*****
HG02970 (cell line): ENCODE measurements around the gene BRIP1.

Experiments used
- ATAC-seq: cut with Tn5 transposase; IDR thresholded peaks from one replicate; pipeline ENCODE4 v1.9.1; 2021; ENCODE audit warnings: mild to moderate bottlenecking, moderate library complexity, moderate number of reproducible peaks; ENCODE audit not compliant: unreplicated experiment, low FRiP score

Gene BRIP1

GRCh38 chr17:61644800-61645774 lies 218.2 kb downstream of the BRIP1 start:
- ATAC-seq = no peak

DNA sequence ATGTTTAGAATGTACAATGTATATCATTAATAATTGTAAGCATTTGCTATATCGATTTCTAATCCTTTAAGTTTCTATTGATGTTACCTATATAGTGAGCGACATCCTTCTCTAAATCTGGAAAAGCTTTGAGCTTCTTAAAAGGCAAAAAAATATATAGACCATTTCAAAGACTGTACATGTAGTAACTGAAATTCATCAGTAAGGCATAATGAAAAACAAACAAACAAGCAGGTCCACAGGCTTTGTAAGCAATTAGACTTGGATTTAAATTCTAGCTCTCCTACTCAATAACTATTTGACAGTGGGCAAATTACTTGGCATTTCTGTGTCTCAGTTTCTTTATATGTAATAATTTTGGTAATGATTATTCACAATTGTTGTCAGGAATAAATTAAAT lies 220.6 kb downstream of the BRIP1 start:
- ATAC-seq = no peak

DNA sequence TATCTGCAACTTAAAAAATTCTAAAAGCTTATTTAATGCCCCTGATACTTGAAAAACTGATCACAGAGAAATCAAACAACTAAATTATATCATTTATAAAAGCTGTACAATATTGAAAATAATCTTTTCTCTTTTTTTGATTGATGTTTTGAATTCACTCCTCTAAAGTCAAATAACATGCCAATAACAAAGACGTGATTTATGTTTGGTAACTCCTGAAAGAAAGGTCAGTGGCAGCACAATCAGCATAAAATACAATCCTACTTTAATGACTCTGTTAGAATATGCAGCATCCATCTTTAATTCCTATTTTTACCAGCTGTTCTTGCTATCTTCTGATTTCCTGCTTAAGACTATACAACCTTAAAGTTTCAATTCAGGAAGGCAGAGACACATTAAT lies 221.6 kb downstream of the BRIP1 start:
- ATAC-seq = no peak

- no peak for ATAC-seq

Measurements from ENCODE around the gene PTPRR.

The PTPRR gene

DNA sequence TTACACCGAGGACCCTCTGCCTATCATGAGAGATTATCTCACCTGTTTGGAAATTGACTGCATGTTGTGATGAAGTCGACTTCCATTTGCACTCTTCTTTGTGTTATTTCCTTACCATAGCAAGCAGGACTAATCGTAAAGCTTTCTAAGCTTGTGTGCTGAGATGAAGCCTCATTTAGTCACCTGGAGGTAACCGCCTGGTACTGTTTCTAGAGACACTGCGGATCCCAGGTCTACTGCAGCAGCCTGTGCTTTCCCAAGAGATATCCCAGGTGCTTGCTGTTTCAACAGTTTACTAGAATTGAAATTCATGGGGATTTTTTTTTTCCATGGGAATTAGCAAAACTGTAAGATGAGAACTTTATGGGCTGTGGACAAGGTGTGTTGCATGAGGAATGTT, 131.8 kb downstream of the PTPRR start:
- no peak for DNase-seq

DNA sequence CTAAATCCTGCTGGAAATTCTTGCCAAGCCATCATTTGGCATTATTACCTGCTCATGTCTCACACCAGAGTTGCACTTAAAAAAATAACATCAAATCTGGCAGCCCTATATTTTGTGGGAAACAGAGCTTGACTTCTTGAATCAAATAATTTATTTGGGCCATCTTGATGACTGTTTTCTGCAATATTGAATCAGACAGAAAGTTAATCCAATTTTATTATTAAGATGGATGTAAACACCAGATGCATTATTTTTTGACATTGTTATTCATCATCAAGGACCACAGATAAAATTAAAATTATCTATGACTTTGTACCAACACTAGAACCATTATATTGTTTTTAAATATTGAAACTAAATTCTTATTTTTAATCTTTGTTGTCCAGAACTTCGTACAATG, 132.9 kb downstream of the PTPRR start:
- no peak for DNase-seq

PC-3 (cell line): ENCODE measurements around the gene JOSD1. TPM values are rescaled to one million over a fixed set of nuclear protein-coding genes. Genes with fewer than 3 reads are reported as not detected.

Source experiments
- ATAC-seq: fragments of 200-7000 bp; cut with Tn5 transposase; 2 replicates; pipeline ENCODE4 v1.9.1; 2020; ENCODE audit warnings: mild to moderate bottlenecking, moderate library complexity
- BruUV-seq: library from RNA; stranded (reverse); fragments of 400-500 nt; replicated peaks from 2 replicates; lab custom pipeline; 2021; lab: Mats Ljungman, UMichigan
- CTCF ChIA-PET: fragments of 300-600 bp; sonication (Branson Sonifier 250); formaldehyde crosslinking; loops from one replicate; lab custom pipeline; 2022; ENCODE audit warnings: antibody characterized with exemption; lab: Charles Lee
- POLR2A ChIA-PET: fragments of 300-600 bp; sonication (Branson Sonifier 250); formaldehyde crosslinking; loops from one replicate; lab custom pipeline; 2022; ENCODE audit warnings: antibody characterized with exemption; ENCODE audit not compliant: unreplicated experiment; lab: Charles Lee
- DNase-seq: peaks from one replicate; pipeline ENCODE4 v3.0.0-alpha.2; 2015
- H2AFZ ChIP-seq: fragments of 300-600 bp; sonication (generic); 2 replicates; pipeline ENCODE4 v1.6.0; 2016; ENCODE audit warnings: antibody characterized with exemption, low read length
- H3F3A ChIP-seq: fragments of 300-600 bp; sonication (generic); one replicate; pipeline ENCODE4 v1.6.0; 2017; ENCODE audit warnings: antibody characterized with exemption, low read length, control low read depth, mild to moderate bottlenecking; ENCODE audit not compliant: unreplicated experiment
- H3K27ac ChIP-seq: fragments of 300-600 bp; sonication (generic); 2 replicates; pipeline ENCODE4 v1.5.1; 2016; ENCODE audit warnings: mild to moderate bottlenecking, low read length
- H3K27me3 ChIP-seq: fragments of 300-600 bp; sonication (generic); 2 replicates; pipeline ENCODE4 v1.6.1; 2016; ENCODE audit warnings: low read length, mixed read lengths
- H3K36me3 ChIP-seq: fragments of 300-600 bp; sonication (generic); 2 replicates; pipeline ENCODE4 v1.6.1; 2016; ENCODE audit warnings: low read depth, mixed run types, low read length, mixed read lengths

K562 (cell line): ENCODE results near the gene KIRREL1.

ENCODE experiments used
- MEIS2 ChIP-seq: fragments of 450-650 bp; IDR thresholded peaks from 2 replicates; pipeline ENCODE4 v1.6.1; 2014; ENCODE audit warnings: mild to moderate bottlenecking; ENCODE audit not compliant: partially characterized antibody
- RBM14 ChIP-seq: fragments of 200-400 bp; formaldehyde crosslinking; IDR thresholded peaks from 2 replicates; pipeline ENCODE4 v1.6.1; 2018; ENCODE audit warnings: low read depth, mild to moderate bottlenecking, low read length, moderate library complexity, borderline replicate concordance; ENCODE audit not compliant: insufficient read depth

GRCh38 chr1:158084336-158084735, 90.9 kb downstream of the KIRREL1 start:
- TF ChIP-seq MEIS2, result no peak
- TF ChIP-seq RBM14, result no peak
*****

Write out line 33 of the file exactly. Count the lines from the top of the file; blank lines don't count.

- RBM14 ChIP-seq: fragments of 200-400 bp; formaldehyde crosslinking; IDR thresholded peaks from 2 replicates; pipeline ENCODE4 v1.6.1; 2018; ENCODE audit warnings: low read depth, mild to moderate bottlenecking, low read length, moderate library complexity, borderline replicate concordance; ENCODE audit not compliant: insufficient read depth